What To Think About Obama's Regulatory Reforms?
June 17, 2009
There are three views on who exactly is behind financial regulatory reform package that has just been presented. Each view has distinct implications for political dynamics going forward. The first view is that Tim Geithner and Larry Summers have genuinely become radical reformers. They see the error of the ways they pursued during the 1990s--both in terms of financial deregulation for the United States and in their advice to other countries, particularly through the capital market liberalization policies urged upon the IMF. They now seek to put globalized finance back in its box and will pursu
Writing in the Washington Post this morning, Tim Geithner and Larry Summers outline a five point plan for dealing with the underlying problems in our financial system, titled "A New Financial Foundation." The authors are not completely clear on what they think caused the current crisis, but you can back out some points from their reasoning--and the implicit view seems quite at odds with reality. Their view: Regulation is overly focused on safety and soundness of individual banks. Reality: There was a complete failure of safety and soundness supervision. This must be fundamental to any financ
Summers To Chrysler Bondholders: Quit Yer Bellyachin'
June 12, 2009
This, from Larry Summers' CFR talk today, sounds about right to me: Mr Summers defended the administration’s handling of the Chrysler bankruptcy – in which union creditors received better terms than debtholders who had more senior claims, alarming many investors who see the order of creditor seniority as a crucial underpinning of finance. He said it was “standard practice” for providers of capital to bankrupt companies to favour some creditors whose goodwill was important to future business success.
May 06, 2009
Barack Obama's new theory of the state.
Why The Stress Test Leaks Have Been So Confusing
May 06, 2009
The public relations campaign packaging the bank stress tests is kicking into high gear and our professional information managers are really hitting their stride. They face, of course, a classic spin problem: you need to get the information out there, but you don't want to be too definitive on the first day or soon after--if you're easy on the banks, that looks bad; if you're tough on the banks, that might be dangerous. The best way to handle this is by jamming your own signal--which they are starting to do in brilliant fashion. To the WSJ you leak that BoA needs to raise a great deal of capit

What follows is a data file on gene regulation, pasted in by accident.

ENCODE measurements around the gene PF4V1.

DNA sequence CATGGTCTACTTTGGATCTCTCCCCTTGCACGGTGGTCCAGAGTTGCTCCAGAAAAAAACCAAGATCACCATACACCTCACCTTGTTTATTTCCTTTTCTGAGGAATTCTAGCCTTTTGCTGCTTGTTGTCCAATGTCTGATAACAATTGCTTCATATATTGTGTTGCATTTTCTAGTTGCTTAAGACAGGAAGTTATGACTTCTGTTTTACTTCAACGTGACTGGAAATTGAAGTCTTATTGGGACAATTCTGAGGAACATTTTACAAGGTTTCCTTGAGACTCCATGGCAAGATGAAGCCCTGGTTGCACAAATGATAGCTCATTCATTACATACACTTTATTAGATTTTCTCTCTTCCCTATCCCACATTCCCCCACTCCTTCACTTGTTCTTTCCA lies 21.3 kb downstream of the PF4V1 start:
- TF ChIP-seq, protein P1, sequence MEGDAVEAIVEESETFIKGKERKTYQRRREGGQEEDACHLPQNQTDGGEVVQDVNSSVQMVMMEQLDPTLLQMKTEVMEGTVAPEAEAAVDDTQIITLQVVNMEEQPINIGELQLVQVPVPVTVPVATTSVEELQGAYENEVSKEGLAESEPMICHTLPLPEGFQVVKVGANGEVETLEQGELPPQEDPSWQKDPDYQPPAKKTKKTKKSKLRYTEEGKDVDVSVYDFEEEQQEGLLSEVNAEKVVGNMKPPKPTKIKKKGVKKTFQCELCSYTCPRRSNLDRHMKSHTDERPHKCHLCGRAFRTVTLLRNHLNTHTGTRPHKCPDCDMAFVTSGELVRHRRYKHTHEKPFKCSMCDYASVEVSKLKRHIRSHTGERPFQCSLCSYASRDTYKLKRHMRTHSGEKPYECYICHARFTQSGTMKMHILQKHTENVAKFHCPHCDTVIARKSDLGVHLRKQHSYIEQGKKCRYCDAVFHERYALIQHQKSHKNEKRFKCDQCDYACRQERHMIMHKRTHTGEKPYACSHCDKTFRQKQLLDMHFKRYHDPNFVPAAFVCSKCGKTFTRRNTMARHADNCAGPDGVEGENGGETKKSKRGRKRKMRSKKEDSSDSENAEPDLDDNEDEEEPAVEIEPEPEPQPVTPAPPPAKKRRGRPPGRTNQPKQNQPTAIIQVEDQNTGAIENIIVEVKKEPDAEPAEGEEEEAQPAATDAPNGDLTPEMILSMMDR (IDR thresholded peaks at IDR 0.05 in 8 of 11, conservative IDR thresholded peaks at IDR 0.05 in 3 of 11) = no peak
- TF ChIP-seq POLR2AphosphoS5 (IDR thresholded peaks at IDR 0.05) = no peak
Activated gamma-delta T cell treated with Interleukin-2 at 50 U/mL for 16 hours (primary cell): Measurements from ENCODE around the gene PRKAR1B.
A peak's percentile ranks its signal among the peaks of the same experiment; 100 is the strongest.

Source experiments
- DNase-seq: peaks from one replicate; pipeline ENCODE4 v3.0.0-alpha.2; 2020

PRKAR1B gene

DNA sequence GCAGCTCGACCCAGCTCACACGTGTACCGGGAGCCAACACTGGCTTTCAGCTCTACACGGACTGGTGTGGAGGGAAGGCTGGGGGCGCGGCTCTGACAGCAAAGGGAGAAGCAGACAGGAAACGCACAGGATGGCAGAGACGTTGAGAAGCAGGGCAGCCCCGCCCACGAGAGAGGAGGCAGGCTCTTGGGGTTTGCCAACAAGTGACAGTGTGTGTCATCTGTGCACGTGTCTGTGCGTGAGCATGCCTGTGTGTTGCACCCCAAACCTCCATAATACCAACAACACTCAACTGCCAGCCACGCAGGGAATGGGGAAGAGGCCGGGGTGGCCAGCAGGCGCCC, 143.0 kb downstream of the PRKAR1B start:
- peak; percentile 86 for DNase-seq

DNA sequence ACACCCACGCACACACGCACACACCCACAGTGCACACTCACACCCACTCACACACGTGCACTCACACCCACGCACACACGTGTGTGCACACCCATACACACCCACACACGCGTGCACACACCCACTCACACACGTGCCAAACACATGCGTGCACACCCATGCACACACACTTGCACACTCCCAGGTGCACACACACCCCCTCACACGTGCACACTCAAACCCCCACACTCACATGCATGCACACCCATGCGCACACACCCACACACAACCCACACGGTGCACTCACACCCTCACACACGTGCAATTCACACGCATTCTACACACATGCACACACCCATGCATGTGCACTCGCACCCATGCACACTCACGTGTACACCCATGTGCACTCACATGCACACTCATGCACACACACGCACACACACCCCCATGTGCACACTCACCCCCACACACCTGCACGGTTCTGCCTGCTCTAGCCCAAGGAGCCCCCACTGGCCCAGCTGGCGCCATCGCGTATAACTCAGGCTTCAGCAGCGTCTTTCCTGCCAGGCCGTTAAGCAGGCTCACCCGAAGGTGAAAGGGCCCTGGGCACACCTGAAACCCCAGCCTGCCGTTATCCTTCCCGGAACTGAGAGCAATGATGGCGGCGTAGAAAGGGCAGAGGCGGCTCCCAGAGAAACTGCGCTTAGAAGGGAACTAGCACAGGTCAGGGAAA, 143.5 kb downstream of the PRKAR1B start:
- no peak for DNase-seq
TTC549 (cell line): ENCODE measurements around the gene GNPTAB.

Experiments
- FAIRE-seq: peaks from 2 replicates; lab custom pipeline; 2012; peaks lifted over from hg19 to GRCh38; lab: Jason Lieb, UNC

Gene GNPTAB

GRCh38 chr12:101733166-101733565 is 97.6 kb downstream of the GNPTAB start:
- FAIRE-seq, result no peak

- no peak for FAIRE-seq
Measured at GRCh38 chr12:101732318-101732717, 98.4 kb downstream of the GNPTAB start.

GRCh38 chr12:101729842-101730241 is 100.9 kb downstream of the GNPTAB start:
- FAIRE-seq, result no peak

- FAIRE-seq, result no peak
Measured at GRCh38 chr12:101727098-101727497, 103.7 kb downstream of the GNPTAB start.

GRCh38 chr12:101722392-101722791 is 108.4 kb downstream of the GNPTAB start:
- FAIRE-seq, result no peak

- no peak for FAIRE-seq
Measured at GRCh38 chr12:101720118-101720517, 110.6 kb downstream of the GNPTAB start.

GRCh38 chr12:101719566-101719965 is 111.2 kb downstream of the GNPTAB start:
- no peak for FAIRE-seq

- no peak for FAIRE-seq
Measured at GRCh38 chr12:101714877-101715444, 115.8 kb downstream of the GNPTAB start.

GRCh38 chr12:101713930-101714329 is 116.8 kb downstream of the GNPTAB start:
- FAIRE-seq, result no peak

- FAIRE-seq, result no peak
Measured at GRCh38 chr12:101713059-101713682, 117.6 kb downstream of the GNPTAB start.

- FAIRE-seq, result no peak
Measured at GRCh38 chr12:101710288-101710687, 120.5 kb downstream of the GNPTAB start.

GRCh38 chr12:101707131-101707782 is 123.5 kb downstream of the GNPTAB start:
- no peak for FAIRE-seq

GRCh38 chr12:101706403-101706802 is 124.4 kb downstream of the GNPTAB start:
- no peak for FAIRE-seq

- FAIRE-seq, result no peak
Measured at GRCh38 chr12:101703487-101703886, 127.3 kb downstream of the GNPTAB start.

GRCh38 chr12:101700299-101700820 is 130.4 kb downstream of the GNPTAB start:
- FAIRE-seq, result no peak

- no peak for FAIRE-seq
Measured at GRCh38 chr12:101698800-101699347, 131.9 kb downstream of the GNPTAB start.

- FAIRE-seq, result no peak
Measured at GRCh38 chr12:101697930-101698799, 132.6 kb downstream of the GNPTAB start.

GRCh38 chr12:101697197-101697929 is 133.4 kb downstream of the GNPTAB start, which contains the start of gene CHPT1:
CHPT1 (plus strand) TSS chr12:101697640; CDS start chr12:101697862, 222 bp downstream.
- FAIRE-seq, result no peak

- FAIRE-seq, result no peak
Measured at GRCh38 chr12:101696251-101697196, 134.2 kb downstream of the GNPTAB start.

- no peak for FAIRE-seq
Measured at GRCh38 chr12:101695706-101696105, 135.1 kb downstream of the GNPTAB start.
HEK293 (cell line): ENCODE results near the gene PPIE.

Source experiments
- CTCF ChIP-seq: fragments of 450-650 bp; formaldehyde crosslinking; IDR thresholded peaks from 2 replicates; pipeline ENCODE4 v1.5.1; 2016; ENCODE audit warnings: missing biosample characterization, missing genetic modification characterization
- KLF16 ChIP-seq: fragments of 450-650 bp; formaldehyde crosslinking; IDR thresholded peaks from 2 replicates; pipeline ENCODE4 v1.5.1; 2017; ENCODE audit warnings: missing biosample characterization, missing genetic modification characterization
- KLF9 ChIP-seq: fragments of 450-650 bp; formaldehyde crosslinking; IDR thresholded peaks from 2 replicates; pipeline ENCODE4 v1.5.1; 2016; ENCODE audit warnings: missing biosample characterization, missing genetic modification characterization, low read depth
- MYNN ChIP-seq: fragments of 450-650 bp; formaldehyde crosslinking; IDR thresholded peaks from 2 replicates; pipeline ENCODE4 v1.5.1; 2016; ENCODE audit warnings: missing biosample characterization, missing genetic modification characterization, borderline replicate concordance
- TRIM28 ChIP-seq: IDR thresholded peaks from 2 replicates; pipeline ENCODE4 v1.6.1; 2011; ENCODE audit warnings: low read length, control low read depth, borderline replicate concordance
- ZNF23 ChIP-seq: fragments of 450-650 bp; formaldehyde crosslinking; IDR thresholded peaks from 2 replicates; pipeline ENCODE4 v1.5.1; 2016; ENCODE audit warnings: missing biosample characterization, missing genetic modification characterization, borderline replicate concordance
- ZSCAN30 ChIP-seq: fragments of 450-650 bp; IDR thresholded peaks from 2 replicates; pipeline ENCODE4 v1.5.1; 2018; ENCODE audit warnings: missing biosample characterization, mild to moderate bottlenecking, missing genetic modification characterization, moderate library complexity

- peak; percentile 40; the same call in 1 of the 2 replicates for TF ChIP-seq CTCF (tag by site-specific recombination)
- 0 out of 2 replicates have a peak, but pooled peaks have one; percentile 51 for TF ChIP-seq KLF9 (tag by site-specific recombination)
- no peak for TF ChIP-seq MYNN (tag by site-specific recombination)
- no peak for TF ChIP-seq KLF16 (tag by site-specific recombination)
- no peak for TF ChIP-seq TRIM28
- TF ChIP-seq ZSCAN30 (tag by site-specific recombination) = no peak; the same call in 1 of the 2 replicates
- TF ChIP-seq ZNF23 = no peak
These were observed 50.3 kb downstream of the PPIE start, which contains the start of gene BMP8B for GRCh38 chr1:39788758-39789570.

Larry Summers = The New Bob Reich?
April 29, 2009
From David Leonhardt's interview with Obama for this Sunday's Times Magazine: [Leonhardt]: When you and I spoke during the campaign, you made it clear that you had thought a lot about the economic debates within the Clinton administration. And you said that you wanted to have a Robert Rubin type and a Robert Reich type having a vigorous debate in front of you. ... THE PRESIDENT: ...
April 27, 2009
For a good summary of the Obama administration’s approach to the economy, it’s worth listening to the speech last Friday by Larry Summers to a meeting in Washingon of the Inter-American Development Bank. Summers acknowledges that we are not in an ordinary recession, but a deep downturn that occurs three or four times a century and that defies the tendency of the market to be self-equilibrating.
What Kind Of Puzzles Did Larry Summers Solve At D.e. Shaw?
April 07, 2009
Slate's Chris Beam did some follow-up reporting with a former trader at D.E. Shaw, the hedge fund that employed Larry Summers between 2006 and 2008. (Recall that, according to the Times, Summers had to solve some "math puzzles" before D.E. Shaw would hire him.) --Noam Scheiber
Free Larry Summers
April 01, 2009
On a typical day, Larry Summers, the top White House economic adviser, sits in his office overlooking the Rose Garden and receives a near-endless succession of aides working on a stunning variety of issues. In a single, several-hour bloc, Summers might have meetings on housing, the auto industry, health care, technology policy, and the financial crisis, all of which he’s exploring in subatomic detail.